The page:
Reports from the American daughter to the Dutch headquarters were in English and typed up - something which was still unusual in Europe. They also held conventions for agents every six months. Business flourished, with expansion west and south. Meeting notes from the time hold interesting details; for example, doing business in Texas was considered a risk, and selling to customers in Colorado was impossible due to the high number of murders. American sales overshadowed Dutch ones almost immediately - by 1894, the American branch brought in 21 million guilders - the Dutch branch just 1.3 million. But directors in the Netherlands saw the profits as a fata morgana and were concerned about finances. Costs spiraled out of control, while fees for members were too low. In 1896, the decision was made to close the US business, which, after much back and forth, was finalized in the spring of 1897. It would take another 30 years to sell the portfolio of American policies.
First employee pensions
In 1895, De Dordrecht started a pension insurance for its own employees. Employees contributed 2.5% of their annual salary, while the employer contributed 5%. The idea was, that retiring workers would hold on to 60% of their last salary after the age of 65. In case of invalidity or dismissal, the fund was released. However, if employees switched jobs to work for the competitor, the employer's contribution was forfeited. Algemeene Friesche started a similar pension scheme in 1896, Olveh before 1900, Groot-Noordhollandsche in 1905 and Eerste Nederlandsche in 1910.
It is therefore not a surprise that the early 1900s saw the first collective pension contracts. Algemeene Friesche noted its first in 1906, and Groot-Noordhollandsche has one dated 1918 (which was a 28 member pension fund for a cooperative of office and trade clerks in Zwolle). These collective contracts became increasingly popular in the 1930s.
In 1903, Eerste Nederlandse started the Eerste Hypotheekbank ('First Mortgage Bank'). All mortgages had the option to include life insurance, with Eerste Nederlandsche of course. The businesses were to be kept strictly separate. The only thing offered, according to letters, was 'moral support' for the directors.
Birth of Transamerica
In 1904, a young entrepreneur with a reputation for helping small merchants and immigrant farmers named Amadeo Giannini founded the Bank of Italy in a converted San Francisco saloon. His goal was to make financial services available to everyone - an innovative concept at the time. Two years later, in the chaotic days after the devastating 1906 earthquake and fire, Giannini set up a makeshift bank on a desk on the San Francisco docks. Instead of collateral, he gave residents loans to rebuild secured with only a handshake. Giannini was never one to make a big deal about his role in helping the city and its residents rebuild, but his legend and his business grew. His business would turn into Transamerica, one of Aegon's key brands.
Competition on the Dutch insurance market was tough. In 1905, Algemeene Maatschappij van Levensverzekering en Lijfrente attempted a hostile takeover of Nillmij, by having straw men purchase shares and influence the company's directors. This venture was successfully deflected.
The first female inspectors were hired in 1874, at a time when few women worked outside the home. De Dordrecht, Venootschap and Olveh are all known to have hired women for their back office. In 1907, De Dordrecht even asked a female inspector to set up an all-female department. There was a good reason for this – insurers had trouble keeping staff. Male clerks stayed on an average of three years; female inspectors averaged seven years at the same company. In fact, when most agents at De Dordrecht were fired in 1915 due to the economic uncertainty, the only two to stay on were female. In a photo taken in the The Hague office of Eerste Nederlandsche in 1913, you can clearly see the number of women on the team. Times changed though; the all-female department was shut down in 1920. By then, just one out of 10 agents in the Netherlands were female.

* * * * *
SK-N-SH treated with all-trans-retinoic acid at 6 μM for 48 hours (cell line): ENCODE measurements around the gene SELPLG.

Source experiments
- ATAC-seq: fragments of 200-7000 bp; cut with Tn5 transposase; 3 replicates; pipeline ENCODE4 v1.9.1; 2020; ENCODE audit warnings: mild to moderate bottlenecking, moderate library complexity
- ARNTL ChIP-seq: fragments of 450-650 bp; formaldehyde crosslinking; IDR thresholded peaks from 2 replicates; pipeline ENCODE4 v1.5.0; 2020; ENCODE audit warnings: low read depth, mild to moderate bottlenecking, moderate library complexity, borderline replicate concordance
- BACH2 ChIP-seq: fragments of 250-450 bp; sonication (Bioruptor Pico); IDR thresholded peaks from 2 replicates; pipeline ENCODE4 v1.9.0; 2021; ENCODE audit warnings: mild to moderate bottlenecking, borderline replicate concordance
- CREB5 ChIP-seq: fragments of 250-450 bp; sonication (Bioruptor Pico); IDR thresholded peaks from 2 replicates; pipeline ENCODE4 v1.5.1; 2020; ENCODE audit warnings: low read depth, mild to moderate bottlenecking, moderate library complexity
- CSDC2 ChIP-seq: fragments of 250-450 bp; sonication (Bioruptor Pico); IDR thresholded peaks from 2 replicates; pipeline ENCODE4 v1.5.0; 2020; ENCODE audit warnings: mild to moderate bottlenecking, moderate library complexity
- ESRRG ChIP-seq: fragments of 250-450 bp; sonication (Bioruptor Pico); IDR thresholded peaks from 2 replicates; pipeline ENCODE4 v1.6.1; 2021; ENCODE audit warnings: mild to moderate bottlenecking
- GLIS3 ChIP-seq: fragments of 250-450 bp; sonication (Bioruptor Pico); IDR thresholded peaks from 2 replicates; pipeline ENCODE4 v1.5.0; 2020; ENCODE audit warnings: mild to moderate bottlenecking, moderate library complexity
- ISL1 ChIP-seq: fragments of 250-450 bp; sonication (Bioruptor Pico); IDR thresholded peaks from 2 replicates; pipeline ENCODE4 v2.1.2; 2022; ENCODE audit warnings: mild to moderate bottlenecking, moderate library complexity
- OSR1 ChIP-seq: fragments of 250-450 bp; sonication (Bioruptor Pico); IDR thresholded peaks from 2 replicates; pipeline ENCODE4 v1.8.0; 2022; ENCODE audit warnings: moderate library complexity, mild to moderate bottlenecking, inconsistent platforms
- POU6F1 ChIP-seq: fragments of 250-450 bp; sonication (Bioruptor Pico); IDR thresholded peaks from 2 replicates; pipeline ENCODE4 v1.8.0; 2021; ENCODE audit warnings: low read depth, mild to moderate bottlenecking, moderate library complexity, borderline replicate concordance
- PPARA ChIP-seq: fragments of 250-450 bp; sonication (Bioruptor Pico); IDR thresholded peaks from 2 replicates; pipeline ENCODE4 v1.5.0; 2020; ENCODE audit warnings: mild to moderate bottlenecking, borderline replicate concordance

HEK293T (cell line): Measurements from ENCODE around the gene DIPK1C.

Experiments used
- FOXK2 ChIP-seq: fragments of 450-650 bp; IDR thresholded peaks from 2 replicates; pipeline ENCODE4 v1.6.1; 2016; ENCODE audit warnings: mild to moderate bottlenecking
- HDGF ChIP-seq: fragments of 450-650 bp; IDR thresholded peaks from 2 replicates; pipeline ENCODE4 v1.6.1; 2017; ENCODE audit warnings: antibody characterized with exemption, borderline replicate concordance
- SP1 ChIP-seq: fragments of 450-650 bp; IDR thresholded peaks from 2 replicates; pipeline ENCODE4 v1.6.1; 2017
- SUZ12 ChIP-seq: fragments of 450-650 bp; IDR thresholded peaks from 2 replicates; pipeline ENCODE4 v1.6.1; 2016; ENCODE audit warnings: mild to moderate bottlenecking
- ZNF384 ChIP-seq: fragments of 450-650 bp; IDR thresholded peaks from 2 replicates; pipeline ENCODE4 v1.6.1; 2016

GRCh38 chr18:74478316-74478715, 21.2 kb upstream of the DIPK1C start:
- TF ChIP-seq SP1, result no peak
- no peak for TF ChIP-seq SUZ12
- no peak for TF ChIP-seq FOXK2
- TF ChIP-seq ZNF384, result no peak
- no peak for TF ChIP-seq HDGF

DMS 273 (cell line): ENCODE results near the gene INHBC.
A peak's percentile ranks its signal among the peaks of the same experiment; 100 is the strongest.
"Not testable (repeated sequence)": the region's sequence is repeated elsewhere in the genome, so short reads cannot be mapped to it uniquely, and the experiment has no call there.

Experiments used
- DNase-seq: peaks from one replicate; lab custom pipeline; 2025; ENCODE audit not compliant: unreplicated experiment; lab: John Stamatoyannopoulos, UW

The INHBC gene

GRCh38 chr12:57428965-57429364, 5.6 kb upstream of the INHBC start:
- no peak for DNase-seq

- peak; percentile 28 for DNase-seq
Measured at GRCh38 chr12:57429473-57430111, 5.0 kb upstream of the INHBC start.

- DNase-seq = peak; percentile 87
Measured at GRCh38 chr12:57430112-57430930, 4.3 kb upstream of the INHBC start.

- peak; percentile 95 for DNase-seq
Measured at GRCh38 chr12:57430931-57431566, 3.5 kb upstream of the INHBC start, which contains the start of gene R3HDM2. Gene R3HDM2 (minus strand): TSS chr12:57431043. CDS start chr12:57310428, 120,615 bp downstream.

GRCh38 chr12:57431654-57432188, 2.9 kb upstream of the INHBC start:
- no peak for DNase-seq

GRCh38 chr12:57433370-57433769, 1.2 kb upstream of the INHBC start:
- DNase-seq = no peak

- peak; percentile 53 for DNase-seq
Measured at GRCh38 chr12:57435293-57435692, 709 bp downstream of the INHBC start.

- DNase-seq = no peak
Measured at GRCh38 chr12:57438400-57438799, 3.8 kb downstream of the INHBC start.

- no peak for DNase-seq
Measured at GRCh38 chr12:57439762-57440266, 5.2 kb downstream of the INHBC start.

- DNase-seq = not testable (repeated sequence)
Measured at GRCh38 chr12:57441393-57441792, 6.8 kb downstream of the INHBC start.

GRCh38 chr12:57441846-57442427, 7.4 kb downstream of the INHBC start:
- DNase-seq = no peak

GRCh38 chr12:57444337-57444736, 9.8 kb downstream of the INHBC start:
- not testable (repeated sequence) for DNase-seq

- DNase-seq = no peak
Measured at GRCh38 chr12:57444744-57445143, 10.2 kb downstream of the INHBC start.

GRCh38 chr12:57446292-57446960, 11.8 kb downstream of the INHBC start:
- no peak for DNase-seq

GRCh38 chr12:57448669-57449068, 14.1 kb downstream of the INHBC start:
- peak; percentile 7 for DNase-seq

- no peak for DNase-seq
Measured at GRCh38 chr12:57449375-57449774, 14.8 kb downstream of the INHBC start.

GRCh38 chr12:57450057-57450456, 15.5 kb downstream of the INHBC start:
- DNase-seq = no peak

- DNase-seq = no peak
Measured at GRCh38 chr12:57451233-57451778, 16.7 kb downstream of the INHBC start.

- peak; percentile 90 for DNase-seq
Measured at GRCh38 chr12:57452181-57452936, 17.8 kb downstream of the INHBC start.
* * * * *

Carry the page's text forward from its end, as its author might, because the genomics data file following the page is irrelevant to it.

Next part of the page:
In 1911, Nieuwe Eerste Nederlandsche started selling car insurance. Accidents occurred all the time, according to the insurers. There were not that many cars on the road, and people were not used to keeping roads clear: mothers with babies were known to chat in the middle of the street. The number of accidents had something to do with the drivers as well: prior to 1927, those applying for a driver's license were given it immediately, no questions asked.
In 1913, the Eerste Nederlandsche acquired Vennootschap Nederland, which at the time was an unusual practice. The Vennootschap had been in financial trouble for a while, which led to some very unhappy shareholders. One key shareholder, an 84-year-old blind author, published a never-ending stream of negative articles about the insurer.
The growth of insurance companies was halted by the outbreak of World War I in 1914, which led to massive disruption across the continent.
Although World War I devastated Europe, Dutch insurers didn't do poorly during the war. Early on in the war, the Dutch government needed cash - and fast. The government costs increased rapidly. A war loan was inevitable. Eerste Nederlandsche lent two million guilders, roughly equivalent to what the Dutch queen lent to the state, at 5% interest.
Initially, the outbreak of the first world war nearly stopped the sale of new policies. Premium collection was a nightmare, and agents improvised. One of the offices sent all clerks home for a week: they were supposed to go fishing.
After the first shock wore off, customer payments continued. Between 10 and 16% of policies were unpaid, or paid late. For most customers, paying off the due amount was virtually impossible. Insurers were flexible and didn't cancel policies when premiums were not paid - a sign of the times.
The war also threw a wrench into new initiatives, such as the building of De Dordrecht's new headquarters. To save cost, directors decided to build just one wing, along with the central structure. The construction finished in 1917, and the company called it home until 1955.